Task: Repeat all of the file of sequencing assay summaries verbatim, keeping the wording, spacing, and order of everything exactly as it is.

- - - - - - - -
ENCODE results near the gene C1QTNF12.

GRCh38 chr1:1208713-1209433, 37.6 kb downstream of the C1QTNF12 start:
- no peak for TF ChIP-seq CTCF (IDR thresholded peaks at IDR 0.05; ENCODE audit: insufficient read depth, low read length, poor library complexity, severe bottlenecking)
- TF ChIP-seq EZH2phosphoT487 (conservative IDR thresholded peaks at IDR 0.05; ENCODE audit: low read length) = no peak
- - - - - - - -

ENCODE results near the gene C1QTNF12.

GRCh38 chr1:1208713-1209433, 37.6 kb downstream of the C1QTNF12 start:
- no peak for TF ChIP-seq CTCF (IDR thresholded peaks at IDR 0.05; ENCODE audit: insufficient read depth, low read length, poor library complexity, severe bottlenecking)
- TF ChIP-seq EZH2phosphoT487 (conservative IDR thresholded peaks at IDR 0.05; ENCODE audit: low read length) = no peak